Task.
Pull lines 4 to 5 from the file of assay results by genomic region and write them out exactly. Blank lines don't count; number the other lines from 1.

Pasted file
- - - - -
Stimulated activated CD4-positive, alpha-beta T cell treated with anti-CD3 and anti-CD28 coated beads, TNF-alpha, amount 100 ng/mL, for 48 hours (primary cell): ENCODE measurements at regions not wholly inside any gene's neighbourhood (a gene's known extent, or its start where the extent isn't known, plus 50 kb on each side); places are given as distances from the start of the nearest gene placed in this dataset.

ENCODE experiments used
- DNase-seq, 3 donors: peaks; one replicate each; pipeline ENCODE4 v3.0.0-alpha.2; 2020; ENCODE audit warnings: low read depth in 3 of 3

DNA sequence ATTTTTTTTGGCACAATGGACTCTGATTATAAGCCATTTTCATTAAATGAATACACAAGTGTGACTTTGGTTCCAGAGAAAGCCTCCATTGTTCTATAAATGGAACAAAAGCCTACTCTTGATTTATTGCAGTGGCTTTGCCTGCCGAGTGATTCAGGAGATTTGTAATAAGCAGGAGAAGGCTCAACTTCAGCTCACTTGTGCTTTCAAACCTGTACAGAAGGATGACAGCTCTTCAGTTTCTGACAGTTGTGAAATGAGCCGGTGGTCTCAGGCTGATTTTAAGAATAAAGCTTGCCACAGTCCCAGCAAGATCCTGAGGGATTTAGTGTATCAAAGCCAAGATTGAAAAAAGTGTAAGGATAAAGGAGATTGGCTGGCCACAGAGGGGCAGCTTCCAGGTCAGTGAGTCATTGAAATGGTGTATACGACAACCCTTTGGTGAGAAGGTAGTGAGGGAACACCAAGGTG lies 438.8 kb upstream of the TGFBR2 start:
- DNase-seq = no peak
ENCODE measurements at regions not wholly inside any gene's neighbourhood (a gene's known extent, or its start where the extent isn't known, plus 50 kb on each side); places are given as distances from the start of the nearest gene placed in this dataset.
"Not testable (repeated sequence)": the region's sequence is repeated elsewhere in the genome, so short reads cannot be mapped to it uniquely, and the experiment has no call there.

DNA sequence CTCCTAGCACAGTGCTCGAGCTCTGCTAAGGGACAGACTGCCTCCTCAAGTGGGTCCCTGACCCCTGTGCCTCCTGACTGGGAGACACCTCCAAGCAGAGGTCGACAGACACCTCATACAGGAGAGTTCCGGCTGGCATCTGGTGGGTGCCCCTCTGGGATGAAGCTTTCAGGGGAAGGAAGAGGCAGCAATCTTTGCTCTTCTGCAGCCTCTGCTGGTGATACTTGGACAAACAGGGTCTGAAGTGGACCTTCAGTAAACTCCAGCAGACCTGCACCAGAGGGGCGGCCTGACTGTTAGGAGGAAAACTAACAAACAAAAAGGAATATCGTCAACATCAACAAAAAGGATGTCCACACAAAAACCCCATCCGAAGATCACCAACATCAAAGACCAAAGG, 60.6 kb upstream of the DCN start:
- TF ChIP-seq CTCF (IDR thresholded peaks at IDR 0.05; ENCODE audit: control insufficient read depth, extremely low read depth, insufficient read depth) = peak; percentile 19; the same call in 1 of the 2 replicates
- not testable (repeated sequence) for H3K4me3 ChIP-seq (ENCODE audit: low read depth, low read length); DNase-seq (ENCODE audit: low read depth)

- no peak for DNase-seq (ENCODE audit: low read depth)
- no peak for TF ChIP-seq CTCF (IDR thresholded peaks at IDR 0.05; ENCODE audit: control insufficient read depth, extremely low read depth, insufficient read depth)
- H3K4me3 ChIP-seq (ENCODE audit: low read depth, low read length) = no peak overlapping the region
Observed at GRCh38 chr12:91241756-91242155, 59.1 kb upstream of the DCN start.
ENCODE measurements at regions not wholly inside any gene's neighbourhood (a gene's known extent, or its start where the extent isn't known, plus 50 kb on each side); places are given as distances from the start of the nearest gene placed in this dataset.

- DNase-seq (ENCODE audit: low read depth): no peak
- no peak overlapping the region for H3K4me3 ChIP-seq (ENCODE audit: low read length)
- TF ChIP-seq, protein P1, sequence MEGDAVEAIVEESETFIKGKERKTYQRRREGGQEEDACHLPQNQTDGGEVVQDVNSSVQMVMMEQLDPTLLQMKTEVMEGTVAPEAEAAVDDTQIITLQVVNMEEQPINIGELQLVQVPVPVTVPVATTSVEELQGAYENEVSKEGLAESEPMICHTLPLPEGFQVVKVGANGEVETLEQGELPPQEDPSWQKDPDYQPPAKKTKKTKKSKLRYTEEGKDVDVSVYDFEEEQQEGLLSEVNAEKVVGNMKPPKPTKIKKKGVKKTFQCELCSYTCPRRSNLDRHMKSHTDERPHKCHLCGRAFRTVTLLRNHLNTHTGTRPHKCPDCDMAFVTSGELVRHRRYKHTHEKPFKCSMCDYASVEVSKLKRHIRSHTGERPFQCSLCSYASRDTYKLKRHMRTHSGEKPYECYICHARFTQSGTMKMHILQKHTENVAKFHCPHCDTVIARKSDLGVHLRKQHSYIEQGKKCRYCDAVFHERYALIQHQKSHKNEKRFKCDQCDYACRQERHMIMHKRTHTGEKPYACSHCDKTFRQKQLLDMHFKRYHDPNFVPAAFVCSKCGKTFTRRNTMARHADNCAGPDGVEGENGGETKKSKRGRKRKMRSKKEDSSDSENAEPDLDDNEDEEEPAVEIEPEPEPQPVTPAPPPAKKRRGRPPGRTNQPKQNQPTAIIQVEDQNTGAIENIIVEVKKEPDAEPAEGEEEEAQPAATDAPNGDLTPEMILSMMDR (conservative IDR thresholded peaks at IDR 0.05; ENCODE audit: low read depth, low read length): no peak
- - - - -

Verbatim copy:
DNA sequence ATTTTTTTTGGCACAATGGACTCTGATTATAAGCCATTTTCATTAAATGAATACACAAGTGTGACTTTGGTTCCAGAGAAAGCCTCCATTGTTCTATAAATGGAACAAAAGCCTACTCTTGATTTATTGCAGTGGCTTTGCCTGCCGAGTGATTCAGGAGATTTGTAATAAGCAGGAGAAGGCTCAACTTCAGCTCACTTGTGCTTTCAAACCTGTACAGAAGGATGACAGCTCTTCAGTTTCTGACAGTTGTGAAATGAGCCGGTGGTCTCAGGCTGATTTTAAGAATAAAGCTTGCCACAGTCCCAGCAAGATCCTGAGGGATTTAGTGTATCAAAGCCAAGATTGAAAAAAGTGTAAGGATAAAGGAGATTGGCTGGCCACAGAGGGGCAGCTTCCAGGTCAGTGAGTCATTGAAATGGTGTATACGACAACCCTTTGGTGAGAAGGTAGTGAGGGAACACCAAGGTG lies 438.8 kb upstream of the TGFBR2 start:
- DNase-seq = no peak